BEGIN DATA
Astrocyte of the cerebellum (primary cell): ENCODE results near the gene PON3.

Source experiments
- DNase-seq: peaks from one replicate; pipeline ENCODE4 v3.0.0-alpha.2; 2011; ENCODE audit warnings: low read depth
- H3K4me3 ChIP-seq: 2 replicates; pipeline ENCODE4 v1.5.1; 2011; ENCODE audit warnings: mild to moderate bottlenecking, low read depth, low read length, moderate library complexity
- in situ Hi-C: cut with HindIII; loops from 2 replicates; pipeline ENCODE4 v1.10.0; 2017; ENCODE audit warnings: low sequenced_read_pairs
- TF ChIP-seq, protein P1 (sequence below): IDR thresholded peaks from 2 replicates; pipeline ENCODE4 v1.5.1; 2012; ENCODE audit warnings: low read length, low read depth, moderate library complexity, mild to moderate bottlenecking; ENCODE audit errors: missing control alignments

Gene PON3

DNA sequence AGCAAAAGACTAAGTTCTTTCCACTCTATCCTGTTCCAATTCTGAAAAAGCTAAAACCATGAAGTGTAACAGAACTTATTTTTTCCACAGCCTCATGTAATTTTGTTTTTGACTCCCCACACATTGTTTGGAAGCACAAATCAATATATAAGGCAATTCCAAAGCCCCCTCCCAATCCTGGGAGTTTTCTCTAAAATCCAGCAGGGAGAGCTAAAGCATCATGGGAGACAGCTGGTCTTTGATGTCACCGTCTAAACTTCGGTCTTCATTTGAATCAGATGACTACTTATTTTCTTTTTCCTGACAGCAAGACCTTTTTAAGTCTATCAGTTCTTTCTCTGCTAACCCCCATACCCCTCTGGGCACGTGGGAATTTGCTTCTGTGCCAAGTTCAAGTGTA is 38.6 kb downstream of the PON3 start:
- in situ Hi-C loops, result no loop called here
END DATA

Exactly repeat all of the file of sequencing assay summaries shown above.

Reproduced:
Astrocyte of the cerebellum (primary cell): ENCODE results near the gene PON3.

Source experiments
- DNase-seq: peaks from one replicate; pipeline ENCODE4 v3.0.0-alpha.2; 2011; ENCODE audit warnings: low read depth
- H3K4me3 ChIP-seq: 2 replicates; pipeline ENCODE4 v1.5.1; 2011; ENCODE audit warnings: mild to moderate bottlenecking, low read depth, low read length, moderate library complexity
- in situ Hi-C: cut with HindIII; loops from 2 replicates; pipeline ENCODE4 v1.10.0; 2017; ENCODE audit warnings: low sequenced_read_pairs
- TF ChIP-seq, protein P1 (sequence below): IDR thresholded peaks from 2 replicates; pipeline ENCODE4 v1.5.1; 2012; ENCODE audit warnings: low read length, low read depth, moderate library complexity, mild to moderate bottlenecking; ENCODE audit errors: missing control alignments

Gene PON3

DNA sequence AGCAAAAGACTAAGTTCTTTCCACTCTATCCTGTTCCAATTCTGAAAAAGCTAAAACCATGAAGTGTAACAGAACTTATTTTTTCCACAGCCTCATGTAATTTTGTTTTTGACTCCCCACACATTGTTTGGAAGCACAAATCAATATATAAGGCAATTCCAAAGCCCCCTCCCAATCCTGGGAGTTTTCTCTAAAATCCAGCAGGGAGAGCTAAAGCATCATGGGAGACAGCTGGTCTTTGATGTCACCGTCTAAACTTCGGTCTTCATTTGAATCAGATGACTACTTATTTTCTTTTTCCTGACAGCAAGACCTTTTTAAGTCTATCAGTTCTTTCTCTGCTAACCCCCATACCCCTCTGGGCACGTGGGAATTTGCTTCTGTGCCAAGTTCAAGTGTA is 38.6 kb downstream of the PON3 start:
- in situ Hi-C loops, result no loop called here